There are a lot of chain restaurants, cafes and coffee shops in London. We're in a major world city so that's no surprise but that doesn't mean you have to frequent them all as 'you know what you're getting'. Starbucks caused public outrage in 2012 for not paying their full taxes and when they arrived here in the late 1990s they seemed to make a point of opening near independent coffee shops and putting them out of business. I'm a tea drinker not a coffee drinker yet I met a tea consultant who gave them lots of advice on how to improve their tea but they decided to focus on profit and not the product they sell customers. Totally a personal opinion but I don't go to Starbucks.
If you're out in town late in the evening, maybe after going to a nightclub, don't buy a hot dog or burger from the carts that are wheeled out at night. There have been many exposés about the poor hygiene standards of these temporary stands. When you feel unwell the next day don't say I didn't warn you.
Another chain establishment that has been the focus of exposés for poor hygiene standards, and the high prices should probably also be noted, is Angus Steakhouse. There are many better places to enjoy steak in London.
4. Personal Security
You have to look after your personal possessions in a big city like London so never leave your handbag open or your wallet in your back pocket. You need to be vigilant at all times and beware of pickpockets as no-one wants to lose their valuables and sometimes irreplaceable items. I have found my Scottevest Chloe Hoodie a lifesaver for zipping up valuables safely in inside hidden pockets. I have a pocket for my phone, camera, travelcard, and money with many spare pockets each day - and the hoodie doesn't look bulky with all that inside. A handbag that doesn't zip up sadly invites an opportunist thief to dip their hand in so ensure your bag does zip up fully. Zips delay a thief so use them.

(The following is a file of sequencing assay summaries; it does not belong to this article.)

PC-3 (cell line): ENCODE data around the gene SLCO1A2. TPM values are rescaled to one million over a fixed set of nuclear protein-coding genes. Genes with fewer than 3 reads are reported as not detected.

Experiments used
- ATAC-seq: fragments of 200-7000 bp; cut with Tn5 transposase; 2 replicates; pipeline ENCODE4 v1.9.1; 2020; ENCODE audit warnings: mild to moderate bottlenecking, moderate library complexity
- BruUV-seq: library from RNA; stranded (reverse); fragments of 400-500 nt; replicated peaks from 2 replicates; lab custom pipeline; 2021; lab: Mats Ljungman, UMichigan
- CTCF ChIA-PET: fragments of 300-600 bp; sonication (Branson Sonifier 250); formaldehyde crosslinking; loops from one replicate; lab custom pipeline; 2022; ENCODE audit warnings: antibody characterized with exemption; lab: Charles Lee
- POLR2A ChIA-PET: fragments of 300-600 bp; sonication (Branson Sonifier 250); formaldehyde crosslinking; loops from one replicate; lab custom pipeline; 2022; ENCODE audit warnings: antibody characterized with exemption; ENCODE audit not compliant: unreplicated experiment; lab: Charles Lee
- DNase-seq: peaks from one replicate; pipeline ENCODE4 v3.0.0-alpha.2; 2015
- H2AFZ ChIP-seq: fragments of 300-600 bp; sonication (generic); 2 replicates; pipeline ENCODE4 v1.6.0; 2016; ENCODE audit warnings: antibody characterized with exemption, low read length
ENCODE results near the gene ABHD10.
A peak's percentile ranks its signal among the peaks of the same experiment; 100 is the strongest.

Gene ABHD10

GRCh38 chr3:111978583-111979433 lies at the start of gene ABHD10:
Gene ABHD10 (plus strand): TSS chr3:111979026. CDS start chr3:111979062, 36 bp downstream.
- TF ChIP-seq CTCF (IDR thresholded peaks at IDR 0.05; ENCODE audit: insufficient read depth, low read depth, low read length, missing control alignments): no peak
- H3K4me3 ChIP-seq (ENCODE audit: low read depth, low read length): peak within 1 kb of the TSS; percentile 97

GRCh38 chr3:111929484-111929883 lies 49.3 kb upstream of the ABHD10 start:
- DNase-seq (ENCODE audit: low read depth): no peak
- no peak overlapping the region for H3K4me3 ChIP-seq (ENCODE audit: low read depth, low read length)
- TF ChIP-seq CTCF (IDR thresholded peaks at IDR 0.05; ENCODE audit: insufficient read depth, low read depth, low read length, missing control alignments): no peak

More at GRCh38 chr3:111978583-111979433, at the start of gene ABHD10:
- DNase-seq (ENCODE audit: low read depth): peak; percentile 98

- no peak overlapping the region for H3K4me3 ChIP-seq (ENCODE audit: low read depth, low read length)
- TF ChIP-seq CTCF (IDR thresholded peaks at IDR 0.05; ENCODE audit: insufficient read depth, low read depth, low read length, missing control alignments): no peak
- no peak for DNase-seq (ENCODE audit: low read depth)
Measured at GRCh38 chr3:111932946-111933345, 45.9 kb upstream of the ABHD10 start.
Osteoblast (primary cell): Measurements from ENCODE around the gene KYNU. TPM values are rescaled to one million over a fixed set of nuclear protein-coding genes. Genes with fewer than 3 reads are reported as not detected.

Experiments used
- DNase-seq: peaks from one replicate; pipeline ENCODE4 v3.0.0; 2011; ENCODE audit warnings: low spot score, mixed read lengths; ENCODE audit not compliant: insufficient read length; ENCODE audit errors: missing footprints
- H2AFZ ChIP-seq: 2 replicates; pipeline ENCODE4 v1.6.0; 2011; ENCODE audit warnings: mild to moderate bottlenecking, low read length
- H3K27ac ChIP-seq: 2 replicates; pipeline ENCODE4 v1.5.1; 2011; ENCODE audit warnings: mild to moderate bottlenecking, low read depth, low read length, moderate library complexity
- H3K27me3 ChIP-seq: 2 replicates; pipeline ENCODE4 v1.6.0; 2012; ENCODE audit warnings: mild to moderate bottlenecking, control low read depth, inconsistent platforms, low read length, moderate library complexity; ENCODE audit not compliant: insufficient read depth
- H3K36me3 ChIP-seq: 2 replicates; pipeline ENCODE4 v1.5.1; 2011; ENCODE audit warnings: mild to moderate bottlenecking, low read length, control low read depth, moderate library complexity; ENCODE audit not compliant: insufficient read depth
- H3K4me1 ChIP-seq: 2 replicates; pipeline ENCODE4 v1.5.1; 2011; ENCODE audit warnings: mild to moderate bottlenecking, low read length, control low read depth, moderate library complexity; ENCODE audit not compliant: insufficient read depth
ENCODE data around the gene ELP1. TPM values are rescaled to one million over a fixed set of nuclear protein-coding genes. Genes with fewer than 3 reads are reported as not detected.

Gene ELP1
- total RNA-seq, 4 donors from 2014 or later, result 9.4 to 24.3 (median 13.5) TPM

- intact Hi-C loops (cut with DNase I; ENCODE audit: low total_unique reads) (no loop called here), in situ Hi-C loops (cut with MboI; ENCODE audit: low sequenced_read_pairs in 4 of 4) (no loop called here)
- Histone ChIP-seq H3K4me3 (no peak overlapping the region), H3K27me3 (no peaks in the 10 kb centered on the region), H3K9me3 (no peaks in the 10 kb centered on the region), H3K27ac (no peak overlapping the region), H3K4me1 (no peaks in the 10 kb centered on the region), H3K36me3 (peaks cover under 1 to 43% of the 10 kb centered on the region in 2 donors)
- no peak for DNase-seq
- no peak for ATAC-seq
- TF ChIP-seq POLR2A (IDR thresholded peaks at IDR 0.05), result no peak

Never, I repeat never think it's a good idea to swim in the River Thames. However inviting it may look on a hot day (we have a few of those in the summer) never get in the water. In central London, the Thames is busy with boats traveling in both directions all day long and the water is much deeper than you first think. The river is tidal which means it can be even deeper at times of the day and the tide comes in very quickly. A lot has been done to make the river clean, and many varieties of fish have been seen in the Thames, but this still does not mean it is clean enough for people to swim in. Even if you pop down onto the foreshore for a spot of mudlarking make sure you wash your hands thoroughly as soon as possible.
5. More Things to Never do in London
Don't queue jump. Yes, British people are known for liking to queue but while we have got a bit more flexible on this we still are horrified when we see someone walk straight to the front of line. Think about it, we've waited patiently and then someone thinks their time is more important than everyone else in the line and tries to butt in. It will not endear you to the locals I can assure you.
Don't think Tower Bridge is London Bridge. Tower Bridge is the most attractive bridge in central London, the one that opens, the one you can visit. London Bridge is the next one along and is nothing to look at. The current London Bridge was build in the 1970s although there has been a river crossing here since Roman times. The version of London Bridge before this one was bought and rebuilt in Lake Havasu City, Arizona.